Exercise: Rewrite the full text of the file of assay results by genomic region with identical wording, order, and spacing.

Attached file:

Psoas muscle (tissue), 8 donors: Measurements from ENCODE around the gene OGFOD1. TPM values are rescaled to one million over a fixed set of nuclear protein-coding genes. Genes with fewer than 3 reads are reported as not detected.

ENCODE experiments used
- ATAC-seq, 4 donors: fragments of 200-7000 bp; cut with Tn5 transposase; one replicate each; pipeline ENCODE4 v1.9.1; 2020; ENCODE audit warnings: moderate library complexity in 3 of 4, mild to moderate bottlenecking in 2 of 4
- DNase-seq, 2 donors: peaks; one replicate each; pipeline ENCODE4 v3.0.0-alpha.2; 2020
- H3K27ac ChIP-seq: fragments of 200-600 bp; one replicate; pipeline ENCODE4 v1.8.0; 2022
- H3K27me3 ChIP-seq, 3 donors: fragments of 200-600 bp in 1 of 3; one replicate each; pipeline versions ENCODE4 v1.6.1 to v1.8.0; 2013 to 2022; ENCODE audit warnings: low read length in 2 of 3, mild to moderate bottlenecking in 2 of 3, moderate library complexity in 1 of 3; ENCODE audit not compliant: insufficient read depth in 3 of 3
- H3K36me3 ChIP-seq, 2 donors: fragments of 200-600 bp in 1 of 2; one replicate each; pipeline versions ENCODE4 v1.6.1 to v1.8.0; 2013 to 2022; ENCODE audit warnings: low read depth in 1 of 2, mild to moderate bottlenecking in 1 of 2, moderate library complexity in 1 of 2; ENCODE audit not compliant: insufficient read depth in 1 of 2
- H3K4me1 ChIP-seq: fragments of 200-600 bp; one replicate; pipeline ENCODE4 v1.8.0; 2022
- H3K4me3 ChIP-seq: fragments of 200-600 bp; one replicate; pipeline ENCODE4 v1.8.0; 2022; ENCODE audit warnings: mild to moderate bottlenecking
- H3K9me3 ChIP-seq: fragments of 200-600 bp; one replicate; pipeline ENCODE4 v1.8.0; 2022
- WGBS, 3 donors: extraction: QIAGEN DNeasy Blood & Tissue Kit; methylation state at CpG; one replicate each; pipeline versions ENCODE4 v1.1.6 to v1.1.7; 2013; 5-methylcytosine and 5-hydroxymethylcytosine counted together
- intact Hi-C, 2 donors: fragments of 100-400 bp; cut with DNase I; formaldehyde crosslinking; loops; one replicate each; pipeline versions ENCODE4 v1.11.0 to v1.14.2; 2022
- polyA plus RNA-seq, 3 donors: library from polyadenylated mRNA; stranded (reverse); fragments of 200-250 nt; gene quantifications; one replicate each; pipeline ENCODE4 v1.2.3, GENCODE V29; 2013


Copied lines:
Psoas muscle (tissue), 8 donors: Measurements from ENCODE around the gene OGFOD1. TPM values are rescaled to one million over a fixed set of nuclear protein-coding genes. Genes with fewer than 3 reads are reported as not detected.

ENCODE experiments used
- ATAC-seq, 4 donors: fragments of 200-7000 bp; cut with Tn5 transposase; one replicate each; pipeline ENCODE4 v1.9.1; 2020; ENCODE audit warnings: moderate library complexity in 3 of 4, mild to moderate bottlenecking in 2 of 4
- DNase-seq, 2 donors: peaks; one replicate each; pipeline ENCODE4 v3.0.0-alpha.2; 2020
- H3K27ac ChIP-seq: fragments of 200-600 bp; one replicate; pipeline ENCODE4 v1.8.0; 2022
- H3K27me3 ChIP-seq, 3 donors: fragments of 200-600 bp in 1 of 3; one replicate each; pipeline versions ENCODE4 v1.6.1 to v1.8.0; 2013 to 2022; ENCODE audit warnings: low read length in 2 of 3, mild to moderate bottlenecking in 2 of 3, moderate library complexity in 1 of 3; ENCODE audit not compliant: insufficient read depth in 3 of 3
- H3K36me3 ChIP-seq, 2 donors: fragments of 200-600 bp in 1 of 2; one replicate each; pipeline versions ENCODE4 v1.6.1 to v1.8.0; 2013 to 2022; ENCODE audit warnings: low read depth in 1 of 2, mild to moderate bottlenecking in 1 of 2, moderate library complexity in 1 of 2; ENCODE audit not compliant: insufficient read depth in 1 of 2
- H3K4me1 ChIP-seq: fragments of 200-600 bp; one replicate; pipeline ENCODE4 v1.8.0; 2022
- H3K4me3 ChIP-seq: fragments of 200-600 bp; one replicate; pipeline ENCODE4 v1.8.0; 2022; ENCODE audit warnings: mild to moderate bottlenecking
- H3K9me3 ChIP-seq: fragments of 200-600 bp; one replicate; pipeline ENCODE4 v1.8.0; 2022
- WGBS, 3 donors: extraction: QIAGEN DNeasy Blood & Tissue Kit; methylation state at CpG; one replicate each; pipeline versions ENCODE4 v1.1.6 to v1.1.7; 2013; 5-methylcytosine and 5-hydroxymethylcytosine counted together
- intact Hi-C, 2 donors: fragments of 100-400 bp; cut with DNase I; formaldehyde crosslinking; loops; one replicate each; pipeline versions ENCODE4 v1.11.0 to v1.14.2; 2022
- polyA plus RNA-seq, 3 donors: library from polyadenylated mRNA; stranded (reverse); fragments of 200-250 nt; gene quantifications; one replicate each; pipeline ENCODE4 v1.2.3, GENCODE V29; 2013